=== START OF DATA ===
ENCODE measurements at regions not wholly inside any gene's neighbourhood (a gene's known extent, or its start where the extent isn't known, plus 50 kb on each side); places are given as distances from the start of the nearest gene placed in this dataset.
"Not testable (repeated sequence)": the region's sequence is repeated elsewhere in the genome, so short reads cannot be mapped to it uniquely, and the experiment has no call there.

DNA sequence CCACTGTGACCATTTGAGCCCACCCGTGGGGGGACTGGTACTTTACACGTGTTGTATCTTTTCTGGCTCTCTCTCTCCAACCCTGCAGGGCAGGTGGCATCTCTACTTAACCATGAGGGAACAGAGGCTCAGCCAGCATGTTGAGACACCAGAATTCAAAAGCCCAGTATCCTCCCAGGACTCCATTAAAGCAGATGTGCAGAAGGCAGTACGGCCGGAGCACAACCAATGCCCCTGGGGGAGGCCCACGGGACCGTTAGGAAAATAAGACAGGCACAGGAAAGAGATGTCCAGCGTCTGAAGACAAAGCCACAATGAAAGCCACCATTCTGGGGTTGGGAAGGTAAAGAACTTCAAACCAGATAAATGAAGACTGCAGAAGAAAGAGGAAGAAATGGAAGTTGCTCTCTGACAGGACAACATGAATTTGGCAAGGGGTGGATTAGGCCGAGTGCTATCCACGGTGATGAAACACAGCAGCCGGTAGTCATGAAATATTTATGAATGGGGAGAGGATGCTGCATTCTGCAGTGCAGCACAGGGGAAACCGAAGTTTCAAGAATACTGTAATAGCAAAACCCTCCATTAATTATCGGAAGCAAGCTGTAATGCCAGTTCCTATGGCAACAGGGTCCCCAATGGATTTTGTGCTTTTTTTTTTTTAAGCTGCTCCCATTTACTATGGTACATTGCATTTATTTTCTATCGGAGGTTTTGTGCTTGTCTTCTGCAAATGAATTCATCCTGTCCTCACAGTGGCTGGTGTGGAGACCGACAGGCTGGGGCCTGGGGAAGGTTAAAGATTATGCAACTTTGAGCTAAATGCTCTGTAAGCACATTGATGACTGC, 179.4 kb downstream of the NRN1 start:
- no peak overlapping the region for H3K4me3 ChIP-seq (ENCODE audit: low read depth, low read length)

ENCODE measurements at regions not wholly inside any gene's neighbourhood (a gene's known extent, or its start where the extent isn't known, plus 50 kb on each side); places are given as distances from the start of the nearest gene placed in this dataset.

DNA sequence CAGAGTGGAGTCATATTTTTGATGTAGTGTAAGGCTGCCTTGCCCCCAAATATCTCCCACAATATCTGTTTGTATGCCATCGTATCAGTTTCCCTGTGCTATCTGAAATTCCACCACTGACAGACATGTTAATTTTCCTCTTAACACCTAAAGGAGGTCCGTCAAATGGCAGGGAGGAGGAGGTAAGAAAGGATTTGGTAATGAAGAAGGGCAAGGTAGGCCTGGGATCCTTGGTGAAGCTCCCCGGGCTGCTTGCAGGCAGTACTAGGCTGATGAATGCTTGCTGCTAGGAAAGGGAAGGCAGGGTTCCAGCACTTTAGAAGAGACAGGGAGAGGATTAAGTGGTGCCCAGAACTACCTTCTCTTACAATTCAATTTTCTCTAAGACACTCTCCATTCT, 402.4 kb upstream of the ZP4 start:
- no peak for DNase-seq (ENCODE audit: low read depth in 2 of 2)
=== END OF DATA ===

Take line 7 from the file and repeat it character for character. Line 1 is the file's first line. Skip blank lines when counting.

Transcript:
- no peak for DNase-seq (ENCODE audit: low read depth in 2 of 2)